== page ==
Synopsis Of The Play

Professor Vivian Bearing, literary researcher, is now herself the subject of cancer research. Two dissimilar fields of study form the foundation of a moving play looking at the boundaries of the intellect and the expanses of the heart. Primarily set in a University Hospital Comprehensive Cancer Center room, there are no action breaks between scenes and no intermission in the 90-minute play. Therefore, lighting changes signify important transitions. Dr. Bearing enters an empty stage pushing an IV pole, giving immediacy to her dire situation. She wears two overlapping hospital gowns for modesty and a hospital ID bracelet, and covers her baldness with a baseball cap. Out of a cast of nine, Bearing carries the play, intermittently breaking the fourth wall by directly addressing the audience. Setting the tone for the play, in her professorial voice she asks the audience, "Hi. How are you feeling today?" Then in a witty academic response slightly mocking, she analyzes the question's ironic significance, indicating its rhetorical rather than sincere quality because no one is listening any way.

In a flashback scene Chief of Oncology Dr. Kelekian dispassionately announces to Dr. Bearing in medical jargon that she has stage 4 meta-static ovarian cancer with tumors spreading quickly. She will receive eight months of aggressive but experimental chemotherapy, taking the full dose to significantly contribute to knowledge. She must be very tough, he says, and she signs an informed consent. Given this drastic news, Bearing retreats into her intellect, making a mental note to create a bibliography for studying her disease. Both doctors, as academics, commiserate on the state of their students' scholarship. Bearing learns the treatment for her insidious cancer will have pernicious side effects, but she views her plight as a challenge, taking comfort in applying her lifelong discipline of exploring mortality in Donne's Holy Sonnets.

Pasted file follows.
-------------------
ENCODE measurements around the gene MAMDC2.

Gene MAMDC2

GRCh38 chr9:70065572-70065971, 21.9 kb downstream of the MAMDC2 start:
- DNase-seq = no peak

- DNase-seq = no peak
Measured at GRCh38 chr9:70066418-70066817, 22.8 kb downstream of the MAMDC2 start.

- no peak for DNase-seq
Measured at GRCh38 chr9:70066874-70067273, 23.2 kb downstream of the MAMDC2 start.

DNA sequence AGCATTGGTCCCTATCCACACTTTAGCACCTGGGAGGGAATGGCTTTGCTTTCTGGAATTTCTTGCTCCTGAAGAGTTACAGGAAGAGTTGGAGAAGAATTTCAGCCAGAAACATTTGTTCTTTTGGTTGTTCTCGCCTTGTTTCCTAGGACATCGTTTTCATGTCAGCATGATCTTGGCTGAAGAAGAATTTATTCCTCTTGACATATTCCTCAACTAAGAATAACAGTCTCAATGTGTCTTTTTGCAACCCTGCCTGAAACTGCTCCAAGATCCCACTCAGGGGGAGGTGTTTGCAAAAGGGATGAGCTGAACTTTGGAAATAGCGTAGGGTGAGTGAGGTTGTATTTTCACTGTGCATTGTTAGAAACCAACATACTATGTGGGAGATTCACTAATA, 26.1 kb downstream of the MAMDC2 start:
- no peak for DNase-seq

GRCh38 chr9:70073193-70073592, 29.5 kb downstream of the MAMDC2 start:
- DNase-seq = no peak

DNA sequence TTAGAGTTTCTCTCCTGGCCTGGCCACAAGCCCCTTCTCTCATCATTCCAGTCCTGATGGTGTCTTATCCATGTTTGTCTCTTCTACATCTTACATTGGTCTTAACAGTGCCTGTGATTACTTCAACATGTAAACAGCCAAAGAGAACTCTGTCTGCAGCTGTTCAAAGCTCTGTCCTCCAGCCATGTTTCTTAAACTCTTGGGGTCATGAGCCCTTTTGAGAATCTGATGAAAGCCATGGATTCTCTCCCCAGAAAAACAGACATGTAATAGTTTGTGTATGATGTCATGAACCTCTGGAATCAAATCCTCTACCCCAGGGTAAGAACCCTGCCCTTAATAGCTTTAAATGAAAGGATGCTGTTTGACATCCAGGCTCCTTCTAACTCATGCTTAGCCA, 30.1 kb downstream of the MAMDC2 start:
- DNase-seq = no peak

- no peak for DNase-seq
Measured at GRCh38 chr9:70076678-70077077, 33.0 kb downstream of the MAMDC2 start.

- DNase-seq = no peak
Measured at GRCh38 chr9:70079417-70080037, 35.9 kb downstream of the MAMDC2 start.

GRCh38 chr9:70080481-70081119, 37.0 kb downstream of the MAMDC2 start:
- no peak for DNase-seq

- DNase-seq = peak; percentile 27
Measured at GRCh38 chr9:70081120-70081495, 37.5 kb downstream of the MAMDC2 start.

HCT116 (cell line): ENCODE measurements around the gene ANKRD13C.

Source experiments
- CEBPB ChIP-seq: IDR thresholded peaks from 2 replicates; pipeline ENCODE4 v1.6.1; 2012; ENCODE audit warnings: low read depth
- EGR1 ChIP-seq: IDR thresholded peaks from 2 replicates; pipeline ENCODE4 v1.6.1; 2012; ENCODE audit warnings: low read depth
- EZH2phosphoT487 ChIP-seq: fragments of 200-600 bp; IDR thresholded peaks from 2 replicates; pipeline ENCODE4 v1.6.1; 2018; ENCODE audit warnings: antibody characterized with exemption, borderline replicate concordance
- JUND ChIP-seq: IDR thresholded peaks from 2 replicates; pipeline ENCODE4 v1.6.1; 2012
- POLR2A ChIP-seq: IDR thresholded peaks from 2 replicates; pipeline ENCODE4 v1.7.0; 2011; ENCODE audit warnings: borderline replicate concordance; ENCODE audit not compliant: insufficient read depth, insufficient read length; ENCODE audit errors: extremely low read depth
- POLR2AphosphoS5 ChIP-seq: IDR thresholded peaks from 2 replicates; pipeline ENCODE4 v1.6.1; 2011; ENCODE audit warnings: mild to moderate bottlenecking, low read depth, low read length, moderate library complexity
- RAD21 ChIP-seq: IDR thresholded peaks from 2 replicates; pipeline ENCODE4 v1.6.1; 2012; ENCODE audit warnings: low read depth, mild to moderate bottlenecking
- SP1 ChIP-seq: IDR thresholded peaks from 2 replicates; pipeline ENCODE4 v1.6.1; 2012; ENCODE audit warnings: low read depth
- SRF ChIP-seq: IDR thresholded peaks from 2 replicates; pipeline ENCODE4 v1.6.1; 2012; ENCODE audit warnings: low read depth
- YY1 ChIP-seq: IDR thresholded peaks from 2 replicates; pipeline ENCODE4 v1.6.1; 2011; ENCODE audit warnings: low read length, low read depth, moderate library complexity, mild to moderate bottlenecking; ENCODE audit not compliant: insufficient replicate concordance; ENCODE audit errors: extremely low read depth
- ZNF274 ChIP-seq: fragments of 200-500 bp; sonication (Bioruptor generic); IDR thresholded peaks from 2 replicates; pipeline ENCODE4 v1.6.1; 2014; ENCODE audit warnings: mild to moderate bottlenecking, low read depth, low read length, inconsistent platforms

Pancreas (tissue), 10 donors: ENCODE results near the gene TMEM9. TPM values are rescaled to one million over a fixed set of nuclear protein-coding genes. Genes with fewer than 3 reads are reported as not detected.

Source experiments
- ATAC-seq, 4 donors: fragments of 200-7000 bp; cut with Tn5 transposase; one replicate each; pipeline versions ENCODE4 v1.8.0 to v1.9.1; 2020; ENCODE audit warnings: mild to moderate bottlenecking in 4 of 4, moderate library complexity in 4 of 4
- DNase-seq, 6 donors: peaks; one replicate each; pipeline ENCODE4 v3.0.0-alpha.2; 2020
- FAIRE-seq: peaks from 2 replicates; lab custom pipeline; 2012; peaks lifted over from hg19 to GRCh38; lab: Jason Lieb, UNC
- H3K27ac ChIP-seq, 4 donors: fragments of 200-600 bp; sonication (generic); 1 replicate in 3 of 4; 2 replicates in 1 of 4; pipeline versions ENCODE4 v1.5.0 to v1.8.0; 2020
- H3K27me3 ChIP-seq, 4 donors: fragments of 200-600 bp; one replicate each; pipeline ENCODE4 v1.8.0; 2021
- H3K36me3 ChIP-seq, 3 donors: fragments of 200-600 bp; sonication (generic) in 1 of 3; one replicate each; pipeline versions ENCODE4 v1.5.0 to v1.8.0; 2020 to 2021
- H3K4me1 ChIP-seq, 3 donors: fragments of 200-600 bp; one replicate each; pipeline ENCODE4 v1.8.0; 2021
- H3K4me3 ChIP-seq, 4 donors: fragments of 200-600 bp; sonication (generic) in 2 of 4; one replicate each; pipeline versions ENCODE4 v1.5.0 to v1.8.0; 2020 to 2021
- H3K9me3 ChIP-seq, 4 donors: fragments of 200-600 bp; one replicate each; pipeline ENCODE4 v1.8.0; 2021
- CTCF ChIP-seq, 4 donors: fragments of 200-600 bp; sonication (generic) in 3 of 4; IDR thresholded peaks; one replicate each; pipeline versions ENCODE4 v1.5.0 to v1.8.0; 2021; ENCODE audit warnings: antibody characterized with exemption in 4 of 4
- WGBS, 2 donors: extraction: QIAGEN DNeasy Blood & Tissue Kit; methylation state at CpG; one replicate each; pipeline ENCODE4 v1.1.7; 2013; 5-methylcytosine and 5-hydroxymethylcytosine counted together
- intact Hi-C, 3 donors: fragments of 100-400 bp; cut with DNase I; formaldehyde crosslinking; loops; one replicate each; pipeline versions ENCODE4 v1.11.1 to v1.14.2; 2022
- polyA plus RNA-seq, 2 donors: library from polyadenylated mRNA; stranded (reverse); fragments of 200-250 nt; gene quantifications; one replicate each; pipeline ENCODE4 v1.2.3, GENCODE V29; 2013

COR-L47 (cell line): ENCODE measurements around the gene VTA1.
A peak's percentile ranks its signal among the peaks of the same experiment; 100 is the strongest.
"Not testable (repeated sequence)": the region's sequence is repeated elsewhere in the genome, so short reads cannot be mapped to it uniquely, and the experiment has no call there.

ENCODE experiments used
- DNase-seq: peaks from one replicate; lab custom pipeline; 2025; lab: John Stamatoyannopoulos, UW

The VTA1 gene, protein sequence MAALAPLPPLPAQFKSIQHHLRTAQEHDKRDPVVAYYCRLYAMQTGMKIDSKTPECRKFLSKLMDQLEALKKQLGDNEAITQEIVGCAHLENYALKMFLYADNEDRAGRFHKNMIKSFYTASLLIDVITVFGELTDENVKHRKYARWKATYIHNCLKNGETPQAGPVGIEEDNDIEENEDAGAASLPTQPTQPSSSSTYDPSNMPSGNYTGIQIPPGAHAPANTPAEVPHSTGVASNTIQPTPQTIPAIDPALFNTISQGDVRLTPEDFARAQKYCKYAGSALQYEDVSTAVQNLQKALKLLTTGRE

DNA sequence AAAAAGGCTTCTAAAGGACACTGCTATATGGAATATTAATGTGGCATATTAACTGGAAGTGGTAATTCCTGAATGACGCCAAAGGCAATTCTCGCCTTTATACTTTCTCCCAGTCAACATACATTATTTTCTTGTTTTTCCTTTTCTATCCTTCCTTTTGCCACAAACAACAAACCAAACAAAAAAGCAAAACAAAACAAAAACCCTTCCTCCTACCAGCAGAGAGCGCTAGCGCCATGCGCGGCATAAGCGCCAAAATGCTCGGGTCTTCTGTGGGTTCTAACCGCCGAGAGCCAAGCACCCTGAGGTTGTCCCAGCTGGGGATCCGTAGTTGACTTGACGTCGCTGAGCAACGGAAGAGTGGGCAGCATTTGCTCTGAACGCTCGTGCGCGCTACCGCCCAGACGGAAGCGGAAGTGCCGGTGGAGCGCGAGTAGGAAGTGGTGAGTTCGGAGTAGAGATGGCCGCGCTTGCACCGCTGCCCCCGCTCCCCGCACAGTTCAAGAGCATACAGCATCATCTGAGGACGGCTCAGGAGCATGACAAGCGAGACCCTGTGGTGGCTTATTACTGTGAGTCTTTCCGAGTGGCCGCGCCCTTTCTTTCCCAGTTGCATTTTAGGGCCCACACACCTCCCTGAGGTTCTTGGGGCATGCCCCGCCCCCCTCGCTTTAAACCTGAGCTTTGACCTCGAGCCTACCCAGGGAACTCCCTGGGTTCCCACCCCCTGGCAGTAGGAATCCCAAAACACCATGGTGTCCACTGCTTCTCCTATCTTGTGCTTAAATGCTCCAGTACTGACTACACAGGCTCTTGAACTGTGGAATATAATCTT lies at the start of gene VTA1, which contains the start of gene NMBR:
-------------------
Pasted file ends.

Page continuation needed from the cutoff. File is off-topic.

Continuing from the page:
Twenty-eight years earlier Bearing's mentor E. M. Ashford berates her for emotionally analyzing Donne's "Holy Sonnet Six" rather than critically reading it with a correctly punctuated line: "And death shall be no more, Death thou shalt die." In this uncompromised version a mere comma, a breath, separates life from everlasting life. A future academic, Bearing eagerly returns to the library, although Professor Ashford suggests she join friends. Back in the present, Bearing deals with the impersonal hospital regimen, save for her compassionate nurse, Suzie. The emotionally detached young doctor, Jason, once Bearing's student, oversees the study protocol. Bearing answers his battery of questions, wit intact, describing her progressive symptoms.

Then Jason in a dehumanizing manner performs a pelvic examination, excitedly confirming her ovarian mass. Tests and treatments ensue as do Bearing's nausea and vomiting. Her only visitors are medical students on rounds.